Pizza Hut is moving past the $10 pizza
Tom Dougherty, CEO – Stealing Share
12 November 2014
The rebrand doesn’t go far enough
I have blogged on the pizza QSR segment so many times that a listing of all the posts would fill more than a few pages. The reason I have had so much to say about the category is because it has been such a mess for so long. Despite all the chatter, little has changed. Domino’s is still trying to convince us that the pizza tastes good, Papa John’s still wants us to believe that its ingredients are better and Pizza Hut…well, I’m not really sure what it wants us to believe anymore.
“Maybe Pizza Hut is ready for the kind of brand shift that changes everything. Or is this just about pizza?”
It seems that Pizza Hut felt very much the same as I did and have commissioned a plan to rewrite its menu, freshen the decor, logo and packaging. To many, and I’m sure Pizza Hut would agree, this is a rebrand of sorts. I can’t comment on the new look and feel because they have not been released, but rebranding is a lot more than that. If Pizza Hut wants to grow market share, it will need to do a much better job of understanding the prospect. (Read more about the Quick Service Restaurant Market Here)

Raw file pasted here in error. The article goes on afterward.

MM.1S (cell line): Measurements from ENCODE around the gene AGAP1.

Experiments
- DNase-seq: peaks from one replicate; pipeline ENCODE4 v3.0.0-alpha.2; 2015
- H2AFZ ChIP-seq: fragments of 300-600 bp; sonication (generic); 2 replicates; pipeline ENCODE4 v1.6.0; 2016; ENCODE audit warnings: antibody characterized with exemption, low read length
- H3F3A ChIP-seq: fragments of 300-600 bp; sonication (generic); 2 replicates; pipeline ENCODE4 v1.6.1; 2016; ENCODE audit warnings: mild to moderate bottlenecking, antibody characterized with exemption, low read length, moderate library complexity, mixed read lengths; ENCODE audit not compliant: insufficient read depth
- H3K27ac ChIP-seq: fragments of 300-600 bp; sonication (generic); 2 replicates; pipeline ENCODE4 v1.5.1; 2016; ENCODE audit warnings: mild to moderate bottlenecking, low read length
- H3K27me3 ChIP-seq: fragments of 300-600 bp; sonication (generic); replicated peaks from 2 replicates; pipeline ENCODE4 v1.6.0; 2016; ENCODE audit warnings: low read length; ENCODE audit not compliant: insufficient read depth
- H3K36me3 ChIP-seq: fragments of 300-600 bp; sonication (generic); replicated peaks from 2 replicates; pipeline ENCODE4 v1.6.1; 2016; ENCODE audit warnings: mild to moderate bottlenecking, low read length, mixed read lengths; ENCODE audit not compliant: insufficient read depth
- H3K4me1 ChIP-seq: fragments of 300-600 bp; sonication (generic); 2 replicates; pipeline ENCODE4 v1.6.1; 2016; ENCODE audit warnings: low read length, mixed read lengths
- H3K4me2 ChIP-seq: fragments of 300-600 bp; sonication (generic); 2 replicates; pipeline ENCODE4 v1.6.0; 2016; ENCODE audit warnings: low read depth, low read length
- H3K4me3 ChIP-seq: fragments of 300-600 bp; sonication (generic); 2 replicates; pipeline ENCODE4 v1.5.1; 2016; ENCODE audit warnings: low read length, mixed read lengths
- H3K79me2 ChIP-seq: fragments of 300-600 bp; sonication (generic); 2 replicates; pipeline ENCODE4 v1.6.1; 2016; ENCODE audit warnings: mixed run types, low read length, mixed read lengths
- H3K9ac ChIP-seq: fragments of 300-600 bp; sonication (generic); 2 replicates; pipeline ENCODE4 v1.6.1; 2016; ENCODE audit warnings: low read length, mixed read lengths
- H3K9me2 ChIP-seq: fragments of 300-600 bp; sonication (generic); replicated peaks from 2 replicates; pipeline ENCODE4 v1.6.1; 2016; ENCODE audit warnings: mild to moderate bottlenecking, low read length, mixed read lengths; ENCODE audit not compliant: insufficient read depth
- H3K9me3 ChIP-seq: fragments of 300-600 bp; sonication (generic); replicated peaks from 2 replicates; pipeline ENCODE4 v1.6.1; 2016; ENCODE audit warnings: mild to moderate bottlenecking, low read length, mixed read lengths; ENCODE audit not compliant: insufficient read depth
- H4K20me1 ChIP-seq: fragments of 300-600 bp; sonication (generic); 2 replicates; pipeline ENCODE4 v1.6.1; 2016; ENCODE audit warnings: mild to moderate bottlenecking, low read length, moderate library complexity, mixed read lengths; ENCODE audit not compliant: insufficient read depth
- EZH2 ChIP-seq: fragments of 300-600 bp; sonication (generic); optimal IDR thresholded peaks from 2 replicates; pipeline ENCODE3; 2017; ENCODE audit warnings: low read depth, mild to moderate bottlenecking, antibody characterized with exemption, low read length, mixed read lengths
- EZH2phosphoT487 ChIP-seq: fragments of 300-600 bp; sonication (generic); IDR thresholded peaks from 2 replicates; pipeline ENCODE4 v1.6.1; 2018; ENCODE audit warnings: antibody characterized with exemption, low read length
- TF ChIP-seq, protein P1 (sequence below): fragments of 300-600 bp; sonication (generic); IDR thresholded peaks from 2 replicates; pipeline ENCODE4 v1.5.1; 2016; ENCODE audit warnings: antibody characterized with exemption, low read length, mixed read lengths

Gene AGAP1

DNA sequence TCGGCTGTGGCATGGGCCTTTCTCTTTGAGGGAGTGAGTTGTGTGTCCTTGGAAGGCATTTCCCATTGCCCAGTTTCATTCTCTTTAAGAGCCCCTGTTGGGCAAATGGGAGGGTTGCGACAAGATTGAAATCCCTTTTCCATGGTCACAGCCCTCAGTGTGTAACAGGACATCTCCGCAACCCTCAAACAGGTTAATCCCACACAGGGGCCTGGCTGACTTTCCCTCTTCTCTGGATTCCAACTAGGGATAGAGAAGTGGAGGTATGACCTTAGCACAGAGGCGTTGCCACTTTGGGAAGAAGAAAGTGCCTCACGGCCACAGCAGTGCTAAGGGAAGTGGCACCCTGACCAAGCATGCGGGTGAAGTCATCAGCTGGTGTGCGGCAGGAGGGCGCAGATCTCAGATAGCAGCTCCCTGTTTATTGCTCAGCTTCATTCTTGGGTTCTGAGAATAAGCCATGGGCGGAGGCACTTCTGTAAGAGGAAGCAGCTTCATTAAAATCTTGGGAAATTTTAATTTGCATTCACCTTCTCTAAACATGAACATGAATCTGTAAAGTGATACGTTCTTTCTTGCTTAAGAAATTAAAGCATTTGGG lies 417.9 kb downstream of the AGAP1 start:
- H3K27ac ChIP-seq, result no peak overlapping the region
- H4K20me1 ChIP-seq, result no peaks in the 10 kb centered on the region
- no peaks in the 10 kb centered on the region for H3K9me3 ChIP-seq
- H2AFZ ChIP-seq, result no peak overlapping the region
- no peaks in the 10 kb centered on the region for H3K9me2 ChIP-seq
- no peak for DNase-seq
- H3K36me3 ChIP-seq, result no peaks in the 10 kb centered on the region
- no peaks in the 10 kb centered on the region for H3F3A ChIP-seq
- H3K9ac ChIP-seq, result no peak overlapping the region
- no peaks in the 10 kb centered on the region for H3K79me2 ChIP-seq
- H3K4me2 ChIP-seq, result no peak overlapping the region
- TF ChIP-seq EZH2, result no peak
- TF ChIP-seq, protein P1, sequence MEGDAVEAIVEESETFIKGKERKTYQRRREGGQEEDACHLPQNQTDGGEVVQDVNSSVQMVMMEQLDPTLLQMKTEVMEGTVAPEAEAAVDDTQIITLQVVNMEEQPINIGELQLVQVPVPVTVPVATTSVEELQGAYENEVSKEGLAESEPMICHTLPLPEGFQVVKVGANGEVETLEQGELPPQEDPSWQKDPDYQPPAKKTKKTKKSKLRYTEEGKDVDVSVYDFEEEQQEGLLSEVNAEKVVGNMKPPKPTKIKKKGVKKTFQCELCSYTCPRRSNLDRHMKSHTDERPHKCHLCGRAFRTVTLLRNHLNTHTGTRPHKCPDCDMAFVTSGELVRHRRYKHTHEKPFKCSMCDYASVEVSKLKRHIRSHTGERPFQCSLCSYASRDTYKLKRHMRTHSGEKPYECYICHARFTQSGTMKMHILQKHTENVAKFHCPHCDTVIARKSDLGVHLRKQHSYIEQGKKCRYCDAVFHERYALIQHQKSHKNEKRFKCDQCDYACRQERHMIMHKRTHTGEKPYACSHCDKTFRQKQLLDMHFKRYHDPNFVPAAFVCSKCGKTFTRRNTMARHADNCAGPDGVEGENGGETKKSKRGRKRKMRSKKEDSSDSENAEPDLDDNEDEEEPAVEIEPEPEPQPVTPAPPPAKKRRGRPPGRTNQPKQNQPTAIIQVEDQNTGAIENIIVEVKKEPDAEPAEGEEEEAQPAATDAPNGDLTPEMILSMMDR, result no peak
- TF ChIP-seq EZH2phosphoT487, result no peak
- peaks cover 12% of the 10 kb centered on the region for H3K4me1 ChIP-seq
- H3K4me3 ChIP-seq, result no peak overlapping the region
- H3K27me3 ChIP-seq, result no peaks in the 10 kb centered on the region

The creative logo, menu and pizza boxes must fulfill that understanding. In the past, Pizza Hut has not seemed to grasp that importance. As a result, it has been stuck in the trenches of fighting for the loyalty of the $10 pizza hunter. Like everyone else in the category, it lives and dies by coupons, specials and sales offers.
Think about this category. It is so bad that one of the principle players has been able to separate itself from the crowd by claiming better ingredients. That’s akin to a bottled water company gaining preference by claiming its water is wet. This is actually embarrassing.
A few years back, I met with a few Pizza Hut executives who had interest in Stealing Share. We talked about brand anthropology and how to go about changing behavior and how that starts with a brand overhaul. I warned them that the kind of change needed to move a market was more than an ad campaign. However, they had, just prior to our meeting, hired the Martin Agency and they had misplaced confidence in the new agency. They believed that advertising would fix their problem. I asked them why agency tenure is 2.5 years, on average? Possibly the problem is not agency creative, but an attachment to internal culture.
I hope they succeed this time. My guess, however, is that, aside from new menu items, little will have changed and Pizza Hut NEEDS change. We challenged Pizza Hut and I think it wants agreement and not challenge. Maybe that has changed? Maybe Pizza Hut is ready for the kind of brand shift that changes everything. Or is this just about pizza?
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